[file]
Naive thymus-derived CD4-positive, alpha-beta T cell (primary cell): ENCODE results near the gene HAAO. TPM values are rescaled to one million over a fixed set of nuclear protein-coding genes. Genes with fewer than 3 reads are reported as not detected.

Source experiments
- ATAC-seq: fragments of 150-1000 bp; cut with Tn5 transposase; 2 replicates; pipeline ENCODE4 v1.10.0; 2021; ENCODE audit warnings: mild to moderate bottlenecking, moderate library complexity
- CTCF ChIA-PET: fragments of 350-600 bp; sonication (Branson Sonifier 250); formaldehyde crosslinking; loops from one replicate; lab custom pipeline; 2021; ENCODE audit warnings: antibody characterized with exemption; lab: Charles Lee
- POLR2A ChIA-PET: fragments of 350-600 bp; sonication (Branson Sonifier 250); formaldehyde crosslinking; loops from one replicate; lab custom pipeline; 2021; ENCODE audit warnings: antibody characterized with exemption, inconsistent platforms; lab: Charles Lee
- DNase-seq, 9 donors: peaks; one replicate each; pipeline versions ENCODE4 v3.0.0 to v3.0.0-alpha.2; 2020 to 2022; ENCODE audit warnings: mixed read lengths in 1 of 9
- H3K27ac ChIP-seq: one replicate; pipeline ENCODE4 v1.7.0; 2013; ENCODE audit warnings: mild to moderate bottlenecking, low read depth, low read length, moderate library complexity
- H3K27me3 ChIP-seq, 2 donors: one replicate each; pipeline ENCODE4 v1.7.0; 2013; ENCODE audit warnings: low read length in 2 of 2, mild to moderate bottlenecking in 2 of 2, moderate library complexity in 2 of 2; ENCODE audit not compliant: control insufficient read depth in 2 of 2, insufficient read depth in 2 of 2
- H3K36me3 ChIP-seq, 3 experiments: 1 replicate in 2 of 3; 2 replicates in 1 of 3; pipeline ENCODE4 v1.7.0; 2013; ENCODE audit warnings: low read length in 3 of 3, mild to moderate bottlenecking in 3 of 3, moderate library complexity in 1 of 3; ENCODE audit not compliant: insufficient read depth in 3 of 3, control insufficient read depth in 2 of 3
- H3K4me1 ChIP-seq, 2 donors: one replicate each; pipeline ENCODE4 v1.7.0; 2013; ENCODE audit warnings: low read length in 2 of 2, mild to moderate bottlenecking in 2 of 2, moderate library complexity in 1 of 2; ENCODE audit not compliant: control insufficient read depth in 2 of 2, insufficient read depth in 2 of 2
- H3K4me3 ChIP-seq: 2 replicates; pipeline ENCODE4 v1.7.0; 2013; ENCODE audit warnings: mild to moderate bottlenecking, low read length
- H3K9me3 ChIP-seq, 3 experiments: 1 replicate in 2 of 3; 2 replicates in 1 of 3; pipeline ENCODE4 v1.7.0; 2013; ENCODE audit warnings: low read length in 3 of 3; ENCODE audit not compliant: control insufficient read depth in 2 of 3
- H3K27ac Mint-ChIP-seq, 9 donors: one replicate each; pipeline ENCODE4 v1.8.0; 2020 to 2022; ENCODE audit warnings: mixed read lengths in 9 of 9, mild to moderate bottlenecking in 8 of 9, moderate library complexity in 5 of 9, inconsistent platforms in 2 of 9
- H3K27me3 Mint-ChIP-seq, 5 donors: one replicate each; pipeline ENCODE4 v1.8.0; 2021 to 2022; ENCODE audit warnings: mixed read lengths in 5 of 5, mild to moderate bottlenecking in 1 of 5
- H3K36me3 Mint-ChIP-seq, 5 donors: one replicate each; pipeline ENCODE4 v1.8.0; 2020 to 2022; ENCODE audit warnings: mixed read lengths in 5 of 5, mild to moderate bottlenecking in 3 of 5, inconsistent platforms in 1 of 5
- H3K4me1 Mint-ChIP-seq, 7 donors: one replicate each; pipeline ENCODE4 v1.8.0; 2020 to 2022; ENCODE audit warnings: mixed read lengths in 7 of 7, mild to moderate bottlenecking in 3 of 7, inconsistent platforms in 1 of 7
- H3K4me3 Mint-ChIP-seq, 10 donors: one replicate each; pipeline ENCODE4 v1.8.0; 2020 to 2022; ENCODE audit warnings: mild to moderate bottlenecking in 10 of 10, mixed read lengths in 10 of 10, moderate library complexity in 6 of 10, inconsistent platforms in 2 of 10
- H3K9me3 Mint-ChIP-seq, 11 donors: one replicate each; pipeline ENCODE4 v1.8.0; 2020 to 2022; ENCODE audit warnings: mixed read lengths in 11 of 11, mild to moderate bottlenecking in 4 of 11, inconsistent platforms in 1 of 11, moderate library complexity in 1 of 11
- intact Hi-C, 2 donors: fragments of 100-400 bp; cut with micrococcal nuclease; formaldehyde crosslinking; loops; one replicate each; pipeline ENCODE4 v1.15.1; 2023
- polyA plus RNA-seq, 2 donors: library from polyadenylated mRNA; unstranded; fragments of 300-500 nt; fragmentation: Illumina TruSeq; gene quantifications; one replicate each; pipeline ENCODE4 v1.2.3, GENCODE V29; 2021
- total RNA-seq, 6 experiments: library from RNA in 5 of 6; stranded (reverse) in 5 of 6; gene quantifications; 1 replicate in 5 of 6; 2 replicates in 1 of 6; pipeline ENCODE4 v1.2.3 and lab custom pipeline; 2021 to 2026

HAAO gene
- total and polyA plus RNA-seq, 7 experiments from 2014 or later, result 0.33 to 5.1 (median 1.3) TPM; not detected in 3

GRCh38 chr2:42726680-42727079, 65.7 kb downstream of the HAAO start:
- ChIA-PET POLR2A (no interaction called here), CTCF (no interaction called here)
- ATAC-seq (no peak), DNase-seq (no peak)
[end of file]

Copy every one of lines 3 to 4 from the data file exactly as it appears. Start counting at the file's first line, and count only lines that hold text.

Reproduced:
- ATAC-seq: fragments of 150-1000 bp; cut with Tn5 transposase; 2 replicates; pipeline ENCODE4 v1.10.0; 2021; ENCODE audit warnings: mild to moderate bottlenecking, moderate library complexity
- CTCF ChIA-PET: fragments of 350-600 bp; sonication (Branson Sonifier 250); formaldehyde crosslinking; loops from one replicate; lab custom pipeline; 2021; ENCODE audit warnings: antibody characterized with exemption; lab: Charles Lee